I am looking to purchase a tractor and am basing a lot on ease of installing attachments by an individual as well as flexibility in a variety of attachments. Your suggestions would be appreciated.
There's not much difference among tractors when it comes to this. The 3 point hitch system is standard. Some with telescoping links are a little easier than the typical hitch.
I'm new to the tractor game myself, but all the tractors I looked at over the last few months were pretty much the same when it comes to attaching implements. The 3-pt hitch appears to be the standard amongst compact tractors.
Being a newbie, I'm probably not the one to make suggestions, but I can tell you that if you want to hear from the real pros on this board you'll need to be a little more specific about the rest of your criteria. For starters --
How much acreage will you be working and what is the terrain?
What tasks are you looking to perform? (Finish mowing, log-skidding, ditch-digging, etc.)
How much time do you expect to spend in the seat on, say, a weekly basis?
Then there's the always popular, what is your budget?
And most importantly, what is your favorite color? [img]/w3tcompact/icons/wink.gif[/img]
I'd spend some time going through the archives here and CTB. There are a few discussions on hooking up 3ph implements. More important, I'd read everything I could about operation and especially safety.
I don't think there's a 3ph implement that can't be attached by a single person. However, like most things, there are a few tricks to learn. You can start off learning the tricks here before you start exposing an uneducated body to the hazards of a tractor. Putting implements on and off a tractor is a breeze, more or less. The greater problem is getting implements in and out of trailers and truck beds.
The hardest implements to attach are posthole augers and pallet forks. They both fold flat and have to be hoisted up and supported to make the top link pin. My pallet forks are too heavy for me to hoist and support alone. However, I attach it alone using a cable come-along, clevis pins and transport chain with grab hooks. You'll learn about these things, and 5' wrecking bars for shifting implements around.
A 3ph tractor is one of the most flexible things known to man--outside of politicians. Almost any type of equipment is available in a 3ph version. Outside of the loader, the most common implements are rotary cutters and box scrapers or blades. These items tend to be used regularly. Agriculturally oriented implements tend to be used for one or two periods a year and are tough to justify unless a lot of land is worked. Of course, some implements have multiple uses. Loaders can be fitted with forks and a range of other attachments. The rear blade on a box scraper can be used as a poor man's dozer. The scraifiers on a scraper make a poor man's tiller. And, of course any blade makes a decent snow plow.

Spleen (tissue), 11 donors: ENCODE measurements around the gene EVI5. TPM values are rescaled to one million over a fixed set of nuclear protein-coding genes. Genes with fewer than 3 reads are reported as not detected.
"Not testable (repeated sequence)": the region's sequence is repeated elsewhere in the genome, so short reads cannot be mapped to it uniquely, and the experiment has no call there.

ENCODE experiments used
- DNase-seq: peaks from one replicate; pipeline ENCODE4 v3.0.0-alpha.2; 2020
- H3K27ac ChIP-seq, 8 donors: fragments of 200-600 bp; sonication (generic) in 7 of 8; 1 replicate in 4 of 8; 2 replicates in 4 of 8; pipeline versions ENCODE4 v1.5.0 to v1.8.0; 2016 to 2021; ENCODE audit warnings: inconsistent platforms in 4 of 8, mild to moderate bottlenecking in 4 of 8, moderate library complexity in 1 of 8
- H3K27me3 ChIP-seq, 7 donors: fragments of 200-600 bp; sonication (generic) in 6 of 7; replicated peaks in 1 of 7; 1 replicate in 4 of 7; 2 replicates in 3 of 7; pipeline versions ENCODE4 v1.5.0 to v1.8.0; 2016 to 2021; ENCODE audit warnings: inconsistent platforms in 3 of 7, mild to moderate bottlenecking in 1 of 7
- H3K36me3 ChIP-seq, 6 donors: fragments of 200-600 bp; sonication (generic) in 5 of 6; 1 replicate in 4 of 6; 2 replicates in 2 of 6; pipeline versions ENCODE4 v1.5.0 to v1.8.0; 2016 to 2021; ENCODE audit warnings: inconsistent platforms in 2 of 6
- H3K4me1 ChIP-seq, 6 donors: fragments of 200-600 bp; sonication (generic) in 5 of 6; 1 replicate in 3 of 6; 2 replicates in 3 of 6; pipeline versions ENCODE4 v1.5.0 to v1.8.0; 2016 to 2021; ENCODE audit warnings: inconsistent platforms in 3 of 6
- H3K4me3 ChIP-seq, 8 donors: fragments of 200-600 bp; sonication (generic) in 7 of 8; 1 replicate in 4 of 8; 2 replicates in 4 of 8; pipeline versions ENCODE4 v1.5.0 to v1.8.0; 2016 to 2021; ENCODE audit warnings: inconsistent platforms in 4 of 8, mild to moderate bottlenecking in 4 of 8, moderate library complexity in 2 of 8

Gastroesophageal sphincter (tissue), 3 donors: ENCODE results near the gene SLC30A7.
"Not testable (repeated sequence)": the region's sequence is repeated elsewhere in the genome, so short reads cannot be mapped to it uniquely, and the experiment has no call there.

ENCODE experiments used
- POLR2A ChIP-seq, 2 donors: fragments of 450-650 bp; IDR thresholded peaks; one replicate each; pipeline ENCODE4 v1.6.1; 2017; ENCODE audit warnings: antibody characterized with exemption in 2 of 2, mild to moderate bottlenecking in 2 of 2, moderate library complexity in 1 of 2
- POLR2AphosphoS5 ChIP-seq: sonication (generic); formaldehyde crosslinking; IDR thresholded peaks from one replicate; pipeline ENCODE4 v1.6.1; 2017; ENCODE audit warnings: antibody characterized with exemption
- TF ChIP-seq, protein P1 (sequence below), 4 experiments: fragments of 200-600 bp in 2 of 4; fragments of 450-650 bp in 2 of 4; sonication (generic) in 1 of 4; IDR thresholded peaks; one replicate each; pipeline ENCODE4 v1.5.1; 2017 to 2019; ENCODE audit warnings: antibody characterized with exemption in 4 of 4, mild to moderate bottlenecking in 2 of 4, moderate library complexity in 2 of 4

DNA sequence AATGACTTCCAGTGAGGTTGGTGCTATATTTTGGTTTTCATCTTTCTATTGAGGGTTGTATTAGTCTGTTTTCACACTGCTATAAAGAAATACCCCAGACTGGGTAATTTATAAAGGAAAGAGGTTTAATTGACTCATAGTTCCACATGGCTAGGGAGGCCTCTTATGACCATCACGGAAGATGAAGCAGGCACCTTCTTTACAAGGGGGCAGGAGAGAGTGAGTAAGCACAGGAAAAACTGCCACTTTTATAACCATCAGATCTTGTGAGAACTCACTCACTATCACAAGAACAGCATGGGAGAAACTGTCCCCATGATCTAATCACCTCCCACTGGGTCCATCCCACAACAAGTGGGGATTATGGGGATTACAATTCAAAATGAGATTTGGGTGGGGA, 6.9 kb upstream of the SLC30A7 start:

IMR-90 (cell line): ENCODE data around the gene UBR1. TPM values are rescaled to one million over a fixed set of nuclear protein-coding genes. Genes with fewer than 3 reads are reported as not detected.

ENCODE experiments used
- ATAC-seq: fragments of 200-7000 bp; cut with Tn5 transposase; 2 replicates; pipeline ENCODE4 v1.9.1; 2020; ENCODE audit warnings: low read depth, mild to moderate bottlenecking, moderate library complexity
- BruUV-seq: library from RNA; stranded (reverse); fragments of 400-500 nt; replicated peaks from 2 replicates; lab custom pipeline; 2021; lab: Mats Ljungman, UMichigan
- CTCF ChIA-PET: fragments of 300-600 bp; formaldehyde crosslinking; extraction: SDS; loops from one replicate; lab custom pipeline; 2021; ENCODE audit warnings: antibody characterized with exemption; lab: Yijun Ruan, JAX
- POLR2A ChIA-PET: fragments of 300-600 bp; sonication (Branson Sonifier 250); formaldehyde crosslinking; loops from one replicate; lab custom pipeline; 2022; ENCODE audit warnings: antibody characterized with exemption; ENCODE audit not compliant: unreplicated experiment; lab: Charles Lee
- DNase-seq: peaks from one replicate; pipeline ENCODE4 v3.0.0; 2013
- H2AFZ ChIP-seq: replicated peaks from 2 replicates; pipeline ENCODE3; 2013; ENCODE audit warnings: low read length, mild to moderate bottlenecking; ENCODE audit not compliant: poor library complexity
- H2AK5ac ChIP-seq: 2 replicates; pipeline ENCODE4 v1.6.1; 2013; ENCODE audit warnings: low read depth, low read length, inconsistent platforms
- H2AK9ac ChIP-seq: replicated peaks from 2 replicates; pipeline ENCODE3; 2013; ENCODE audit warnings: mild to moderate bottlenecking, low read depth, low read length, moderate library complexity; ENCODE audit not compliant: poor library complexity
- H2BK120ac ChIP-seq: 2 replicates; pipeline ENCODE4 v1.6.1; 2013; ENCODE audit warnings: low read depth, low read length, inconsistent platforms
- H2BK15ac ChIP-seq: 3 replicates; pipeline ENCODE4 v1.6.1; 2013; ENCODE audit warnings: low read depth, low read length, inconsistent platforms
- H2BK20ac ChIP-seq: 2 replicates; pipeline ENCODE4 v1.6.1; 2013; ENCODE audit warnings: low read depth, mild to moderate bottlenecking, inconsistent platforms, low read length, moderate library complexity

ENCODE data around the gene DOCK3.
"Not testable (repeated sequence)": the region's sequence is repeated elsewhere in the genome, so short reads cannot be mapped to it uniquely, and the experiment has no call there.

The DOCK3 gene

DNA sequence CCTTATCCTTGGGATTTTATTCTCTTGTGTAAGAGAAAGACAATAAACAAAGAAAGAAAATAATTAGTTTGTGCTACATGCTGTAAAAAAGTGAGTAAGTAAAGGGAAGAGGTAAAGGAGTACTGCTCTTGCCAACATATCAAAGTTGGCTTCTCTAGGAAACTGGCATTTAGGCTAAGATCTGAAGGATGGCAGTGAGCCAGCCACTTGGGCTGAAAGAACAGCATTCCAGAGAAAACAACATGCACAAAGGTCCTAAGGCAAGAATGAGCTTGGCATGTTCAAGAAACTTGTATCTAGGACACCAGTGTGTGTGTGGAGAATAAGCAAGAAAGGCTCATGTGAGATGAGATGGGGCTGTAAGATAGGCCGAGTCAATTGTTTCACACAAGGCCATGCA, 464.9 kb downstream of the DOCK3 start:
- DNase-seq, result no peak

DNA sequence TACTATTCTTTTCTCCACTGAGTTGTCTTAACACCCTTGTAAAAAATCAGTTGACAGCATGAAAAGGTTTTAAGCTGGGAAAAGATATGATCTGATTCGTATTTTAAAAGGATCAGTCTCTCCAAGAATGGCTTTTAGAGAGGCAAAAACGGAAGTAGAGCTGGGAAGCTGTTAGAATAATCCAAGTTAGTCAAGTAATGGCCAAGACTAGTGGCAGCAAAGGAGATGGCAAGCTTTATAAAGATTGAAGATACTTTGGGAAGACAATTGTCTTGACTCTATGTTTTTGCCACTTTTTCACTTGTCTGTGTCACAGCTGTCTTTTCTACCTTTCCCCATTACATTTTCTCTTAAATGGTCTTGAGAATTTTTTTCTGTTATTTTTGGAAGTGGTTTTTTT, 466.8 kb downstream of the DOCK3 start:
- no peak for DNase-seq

A tractor tends to become specialized by the nature of the work that has to be done and the budget available to buy more toys. I have quite a bit of construction and material handling to do in a snow area. I have a snow blower, backhoe, box scraper, and 3ph pallet forks. If we didn't want to leave out bush as bush, I'd have a rotary cutter. If we worked more land than a garden, we'd have a tiller. But yikes, a rarity among tractor owners, MY WIFE ACTUALLY WANTS ME TO BUY A CHIPPER/SHREDDER. We do have brush piles to manage.
A couple of things you might want to think about as you research your new tractor. First, the larger the tractor, the larger the 3pt equipment you'll be able to use. Along with the larger pieces of equipment, the degree of difficulty in hooking up the piece to the 3pt gets larger. It's a whole lot easier to "muscle" a 4ft bush hog around than it is a 6ft bush hog. Now, the easy answer to that problem is set the equipment on rolling platforms when the piece isn't being used, but not everyone has that option. Adjustable lower links help a lot, also.
You also need to consider your budget, time available for work to be done, and how big a machine do you really need. I found a kubota B7100 to be enough machine to maintain 5 or so acres of lawn, a few acres of woods/pasture, and a good snowplow for the winters of Michigan. A larger machine would be nice, but budget constraints (called kids in college) made me seriously consider my real needs (now and future) and shop hard for a machine that fit my budget.
I guess that was a long-winded way to say that it really doesn't matter a whole lot as far as 3pt hook-ups go, they're all about the same. Buy what you need and can afford.
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There all good ..Kubotas.. tractors.[img]/w3tcompact/icons/wink.gif[/img]
The first time when hitching your attachment will take the longest,but after a couple of time hitching it shall be a breeze.
Take your time and visit as many dealer as you can also ask questions.
I will say that the smaller compacts have shorter lift arms that make it more difficult to attach 3-point equipment (they don't swing out as wide).
Other than that, you need the determine the weight of the implements you want to use and the required PTO horsepower. Then find a tractor whose 3-point hitch lifting weight and PTO horsepower specifications meet or exceed the number you came up with.